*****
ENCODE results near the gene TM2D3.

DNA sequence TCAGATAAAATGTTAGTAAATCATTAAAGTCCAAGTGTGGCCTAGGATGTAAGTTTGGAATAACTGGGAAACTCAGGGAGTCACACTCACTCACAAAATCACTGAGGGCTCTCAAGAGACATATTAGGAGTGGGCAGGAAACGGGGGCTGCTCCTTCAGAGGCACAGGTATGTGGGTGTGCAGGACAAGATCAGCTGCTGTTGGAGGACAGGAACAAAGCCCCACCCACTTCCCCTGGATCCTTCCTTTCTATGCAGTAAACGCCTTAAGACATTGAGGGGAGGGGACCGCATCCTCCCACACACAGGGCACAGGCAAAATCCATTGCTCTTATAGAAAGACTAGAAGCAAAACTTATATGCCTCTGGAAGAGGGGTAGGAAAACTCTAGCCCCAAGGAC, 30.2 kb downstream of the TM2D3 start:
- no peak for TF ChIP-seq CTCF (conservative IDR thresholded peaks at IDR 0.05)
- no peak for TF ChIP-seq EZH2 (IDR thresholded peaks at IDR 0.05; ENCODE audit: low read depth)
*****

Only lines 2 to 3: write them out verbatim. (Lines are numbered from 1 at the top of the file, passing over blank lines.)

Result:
DNA sequence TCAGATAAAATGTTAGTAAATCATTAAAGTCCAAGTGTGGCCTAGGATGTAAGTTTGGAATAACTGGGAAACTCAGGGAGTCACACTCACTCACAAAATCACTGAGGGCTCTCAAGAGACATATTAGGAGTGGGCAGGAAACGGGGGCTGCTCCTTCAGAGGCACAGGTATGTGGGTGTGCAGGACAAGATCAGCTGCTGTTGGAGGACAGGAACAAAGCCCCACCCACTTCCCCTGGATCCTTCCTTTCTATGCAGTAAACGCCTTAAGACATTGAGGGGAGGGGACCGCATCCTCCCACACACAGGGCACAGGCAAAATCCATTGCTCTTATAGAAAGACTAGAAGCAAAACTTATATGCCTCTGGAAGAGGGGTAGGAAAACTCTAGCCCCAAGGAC, 30.2 kb downstream of the TM2D3 start:
- no peak for TF ChIP-seq CTCF (conservative IDR thresholded peaks at IDR 0.05)